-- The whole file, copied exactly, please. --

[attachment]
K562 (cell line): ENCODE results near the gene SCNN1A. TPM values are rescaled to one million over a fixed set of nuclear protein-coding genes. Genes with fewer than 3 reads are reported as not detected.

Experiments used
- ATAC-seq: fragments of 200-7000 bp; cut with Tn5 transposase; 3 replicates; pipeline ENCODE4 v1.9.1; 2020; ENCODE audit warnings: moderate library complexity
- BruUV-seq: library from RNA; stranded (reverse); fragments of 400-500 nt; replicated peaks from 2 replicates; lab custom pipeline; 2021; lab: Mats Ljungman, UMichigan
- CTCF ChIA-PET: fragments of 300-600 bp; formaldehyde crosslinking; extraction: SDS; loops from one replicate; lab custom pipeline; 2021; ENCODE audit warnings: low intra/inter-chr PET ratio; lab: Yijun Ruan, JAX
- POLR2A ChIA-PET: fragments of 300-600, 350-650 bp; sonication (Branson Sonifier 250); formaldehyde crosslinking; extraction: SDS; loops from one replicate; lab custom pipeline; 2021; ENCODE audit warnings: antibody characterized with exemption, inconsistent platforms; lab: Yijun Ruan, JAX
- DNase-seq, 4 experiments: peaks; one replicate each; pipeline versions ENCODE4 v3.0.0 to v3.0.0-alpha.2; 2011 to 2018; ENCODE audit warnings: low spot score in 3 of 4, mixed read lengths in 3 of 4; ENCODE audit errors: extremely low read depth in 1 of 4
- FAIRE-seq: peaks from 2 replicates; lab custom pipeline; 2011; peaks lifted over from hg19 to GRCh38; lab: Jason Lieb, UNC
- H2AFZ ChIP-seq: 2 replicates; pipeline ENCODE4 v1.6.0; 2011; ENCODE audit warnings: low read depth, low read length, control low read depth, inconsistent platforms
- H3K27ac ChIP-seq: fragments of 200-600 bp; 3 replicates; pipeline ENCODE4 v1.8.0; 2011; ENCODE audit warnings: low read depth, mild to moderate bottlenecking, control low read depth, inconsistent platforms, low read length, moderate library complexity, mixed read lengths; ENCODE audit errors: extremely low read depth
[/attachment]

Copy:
K562 (cell line): ENCODE results near the gene SCNN1A. TPM values are rescaled to one million over a fixed set of nuclear protein-coding genes. Genes with fewer than 3 reads are reported as not detected.

Experiments used
- ATAC-seq: fragments of 200-7000 bp; cut with Tn5 transposase; 3 replicates; pipeline ENCODE4 v1.9.1; 2020; ENCODE audit warnings: moderate library complexity
- BruUV-seq: library from RNA; stranded (reverse); fragments of 400-500 nt; replicated peaks from 2 replicates; lab custom pipeline; 2021; lab: Mats Ljungman, UMichigan
- CTCF ChIA-PET: fragments of 300-600 bp; formaldehyde crosslinking; extraction: SDS; loops from one replicate; lab custom pipeline; 2021; ENCODE audit warnings: low intra/inter-chr PET ratio; lab: Yijun Ruan, JAX
- POLR2A ChIA-PET: fragments of 300-600, 350-650 bp; sonication (Branson Sonifier 250); formaldehyde crosslinking; extraction: SDS; loops from one replicate; lab custom pipeline; 2021; ENCODE audit warnings: antibody characterized with exemption, inconsistent platforms; lab: Yijun Ruan, JAX
- DNase-seq, 4 experiments: peaks; one replicate each; pipeline versions ENCODE4 v3.0.0 to v3.0.0-alpha.2; 2011 to 2018; ENCODE audit warnings: low spot score in 3 of 4, mixed read lengths in 3 of 4; ENCODE audit errors: extremely low read depth in 1 of 4
- FAIRE-seq: peaks from 2 replicates; lab custom pipeline; 2011; peaks lifted over from hg19 to GRCh38; lab: Jason Lieb, UNC
- H2AFZ ChIP-seq: 2 replicates; pipeline ENCODE4 v1.6.0; 2011; ENCODE audit warnings: low read depth, low read length, control low read depth, inconsistent platforms
- H3K27ac ChIP-seq: fragments of 200-600 bp; 3 replicates; pipeline ENCODE4 v1.8.0; 2011; ENCODE audit warnings: low read depth, mild to moderate bottlenecking, control low read depth, inconsistent platforms, low read length, moderate library complexity, mixed read lengths; ENCODE audit errors: extremely low read depth